At those hearings, Mr. Rogers, Duke’s chief executive, described Edwardsport as the cornerstone of his utility’s efforts to modernize its fleet of plants that serve the Carolinas, Kentucky, Indiana and Ohio.

But Duke’s effort to scale up a small demonstration plant in Florida were fraught with problems. For example, Duke underestimated the amount of steel, concrete and other materials needed.

“The estimates were just flat wrong,” Mr. Rogers testified on Jan. 9 at a hearing at the regulatory commission hearings. The utility’s principal problem was “we were a little ahead of our time,” he said, and tried to be a pioneer. He urged regulators to agree with him that expenditures were “reasonable and necessary.”

The commission could accept the settlement agreement or reject it and continue the current process, in which it is reassessing the appropriate amount of recovery.

If it accepts the agreement, as written, allegations of fraud and mismanagement “go away,” said a Duke spokeswoman, Angeline Protogere.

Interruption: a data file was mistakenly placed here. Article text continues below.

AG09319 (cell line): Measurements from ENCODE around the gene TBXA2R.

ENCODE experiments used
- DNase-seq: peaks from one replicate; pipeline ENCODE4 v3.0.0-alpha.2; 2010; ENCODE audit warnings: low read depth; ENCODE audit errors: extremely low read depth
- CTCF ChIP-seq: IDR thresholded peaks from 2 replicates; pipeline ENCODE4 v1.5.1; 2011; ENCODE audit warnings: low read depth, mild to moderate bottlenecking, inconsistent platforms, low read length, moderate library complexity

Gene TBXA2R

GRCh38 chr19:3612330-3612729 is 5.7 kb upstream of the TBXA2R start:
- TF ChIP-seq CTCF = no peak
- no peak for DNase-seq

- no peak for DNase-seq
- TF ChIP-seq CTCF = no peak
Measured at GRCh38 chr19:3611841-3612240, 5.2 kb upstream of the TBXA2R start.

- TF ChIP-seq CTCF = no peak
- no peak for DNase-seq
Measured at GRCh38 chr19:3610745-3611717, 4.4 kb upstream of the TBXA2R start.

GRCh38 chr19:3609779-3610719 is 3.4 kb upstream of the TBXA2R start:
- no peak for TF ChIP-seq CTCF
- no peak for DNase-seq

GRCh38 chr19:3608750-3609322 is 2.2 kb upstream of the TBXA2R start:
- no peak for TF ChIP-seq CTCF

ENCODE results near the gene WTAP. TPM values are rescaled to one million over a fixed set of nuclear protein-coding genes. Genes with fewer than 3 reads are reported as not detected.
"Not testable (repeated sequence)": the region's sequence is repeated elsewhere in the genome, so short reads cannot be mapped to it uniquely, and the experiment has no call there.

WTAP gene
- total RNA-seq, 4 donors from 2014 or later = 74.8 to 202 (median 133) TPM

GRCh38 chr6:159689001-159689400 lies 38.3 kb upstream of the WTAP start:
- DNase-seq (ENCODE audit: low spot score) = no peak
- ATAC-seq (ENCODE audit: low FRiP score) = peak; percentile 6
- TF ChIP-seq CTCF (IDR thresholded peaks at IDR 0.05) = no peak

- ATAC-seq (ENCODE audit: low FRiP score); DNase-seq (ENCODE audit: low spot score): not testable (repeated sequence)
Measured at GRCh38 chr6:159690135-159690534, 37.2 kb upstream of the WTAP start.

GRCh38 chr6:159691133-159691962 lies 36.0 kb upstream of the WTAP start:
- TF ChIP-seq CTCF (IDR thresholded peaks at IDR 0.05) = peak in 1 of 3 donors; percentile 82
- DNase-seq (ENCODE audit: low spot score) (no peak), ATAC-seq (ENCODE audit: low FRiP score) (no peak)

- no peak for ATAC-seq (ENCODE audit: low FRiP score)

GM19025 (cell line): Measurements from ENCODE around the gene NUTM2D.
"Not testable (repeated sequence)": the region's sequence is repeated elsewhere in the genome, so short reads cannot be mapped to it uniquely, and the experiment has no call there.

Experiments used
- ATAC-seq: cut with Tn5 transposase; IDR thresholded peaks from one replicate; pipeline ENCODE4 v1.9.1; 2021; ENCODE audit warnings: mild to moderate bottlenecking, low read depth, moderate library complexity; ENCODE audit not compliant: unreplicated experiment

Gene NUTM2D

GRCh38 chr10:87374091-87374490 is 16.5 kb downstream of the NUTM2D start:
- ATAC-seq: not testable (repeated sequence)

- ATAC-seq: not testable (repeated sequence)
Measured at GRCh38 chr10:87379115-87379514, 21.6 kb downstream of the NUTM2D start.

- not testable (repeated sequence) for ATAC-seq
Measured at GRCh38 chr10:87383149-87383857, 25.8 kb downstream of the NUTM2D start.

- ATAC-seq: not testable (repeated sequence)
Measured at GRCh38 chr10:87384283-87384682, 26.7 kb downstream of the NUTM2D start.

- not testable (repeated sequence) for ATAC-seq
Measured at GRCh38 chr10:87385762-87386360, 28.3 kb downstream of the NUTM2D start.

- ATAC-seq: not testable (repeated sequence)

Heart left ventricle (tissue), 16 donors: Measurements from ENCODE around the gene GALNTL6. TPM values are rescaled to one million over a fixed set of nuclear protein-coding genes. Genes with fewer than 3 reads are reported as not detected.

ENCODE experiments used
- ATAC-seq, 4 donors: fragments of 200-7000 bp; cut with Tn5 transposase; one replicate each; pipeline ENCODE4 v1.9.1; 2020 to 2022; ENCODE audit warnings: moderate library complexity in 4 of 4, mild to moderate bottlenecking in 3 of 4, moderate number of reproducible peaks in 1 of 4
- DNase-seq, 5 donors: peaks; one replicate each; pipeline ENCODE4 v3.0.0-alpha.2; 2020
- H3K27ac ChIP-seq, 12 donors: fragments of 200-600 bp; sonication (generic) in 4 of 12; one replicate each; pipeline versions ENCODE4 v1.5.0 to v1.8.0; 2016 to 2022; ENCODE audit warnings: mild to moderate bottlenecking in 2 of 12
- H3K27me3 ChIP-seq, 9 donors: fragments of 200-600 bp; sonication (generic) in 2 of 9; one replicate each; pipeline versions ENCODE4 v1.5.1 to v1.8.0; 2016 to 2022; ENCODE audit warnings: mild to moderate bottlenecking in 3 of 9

Write to Rebecca Smith at rebecca.smith@wsj.com

A version of this article appeared May 1, 2012, on page B5 in some U.S. editions of The Wall Street Journal, with the headline: Duke Takes Big Charge For Plant.

Indiana state energy adviser Brandon Seitz takes job with utility, raising concerns among watchdog groups February 25, 2012

Posted by Laura Arnold in Indiana Office of Energy Development (OED), Indiana Utility Regulatory Commission (IURC), Northern Indiana Public Service Company (NIPSCO), Office of Utility Consumer Counselor (OUCC).
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Dear Readers: So what do you think? Laura Ann Arnold